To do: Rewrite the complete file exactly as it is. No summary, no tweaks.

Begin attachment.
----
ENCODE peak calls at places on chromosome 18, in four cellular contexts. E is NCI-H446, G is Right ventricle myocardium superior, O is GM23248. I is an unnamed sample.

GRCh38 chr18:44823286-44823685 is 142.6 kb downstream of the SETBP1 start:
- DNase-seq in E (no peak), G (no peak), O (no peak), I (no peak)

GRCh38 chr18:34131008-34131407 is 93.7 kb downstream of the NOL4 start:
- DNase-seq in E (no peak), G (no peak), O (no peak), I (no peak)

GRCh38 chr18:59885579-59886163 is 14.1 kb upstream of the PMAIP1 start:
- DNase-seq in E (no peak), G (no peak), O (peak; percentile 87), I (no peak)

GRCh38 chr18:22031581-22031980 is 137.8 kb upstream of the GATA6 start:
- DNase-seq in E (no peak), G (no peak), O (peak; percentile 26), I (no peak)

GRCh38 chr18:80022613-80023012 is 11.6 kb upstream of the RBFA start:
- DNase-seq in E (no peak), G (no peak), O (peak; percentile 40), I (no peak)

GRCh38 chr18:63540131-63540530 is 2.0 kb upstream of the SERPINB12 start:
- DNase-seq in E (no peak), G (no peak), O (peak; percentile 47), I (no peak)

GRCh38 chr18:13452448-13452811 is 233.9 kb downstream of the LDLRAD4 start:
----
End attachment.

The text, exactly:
ENCODE peak calls at places on chromosome 18, in four cellular contexts. E is NCI-H446, G is Right ventricle myocardium superior, O is GM23248. I is an unnamed sample.

GRCh38 chr18:44823286-44823685 is 142.6 kb downstream of the SETBP1 start:
- DNase-seq in E (no peak), G (no peak), O (no peak), I (no peak)

GRCh38 chr18:34131008-34131407 is 93.7 kb downstream of the NOL4 start:
- DNase-seq in E (no peak), G (no peak), O (no peak), I (no peak)

GRCh38 chr18:59885579-59886163 is 14.1 kb upstream of the PMAIP1 start:
- DNase-seq in E (no peak), G (no peak), O (peak; percentile 87), I (no peak)

GRCh38 chr18:22031581-22031980 is 137.8 kb upstream of the GATA6 start:
- DNase-seq in E (no peak), G (no peak), O (peak; percentile 26), I (no peak)

GRCh38 chr18:80022613-80023012 is 11.6 kb upstream of the RBFA start:
- DNase-seq in E (no peak), G (no peak), O (peak; percentile 40), I (no peak)

GRCh38 chr18:63540131-63540530 is 2.0 kb upstream of the SERPINB12 start:
- DNase-seq in E (no peak), G (no peak), O (peak; percentile 47), I (no peak)

GRCh38 chr18:13452448-13452811 is 233.9 kb downstream of the LDLRAD4 start: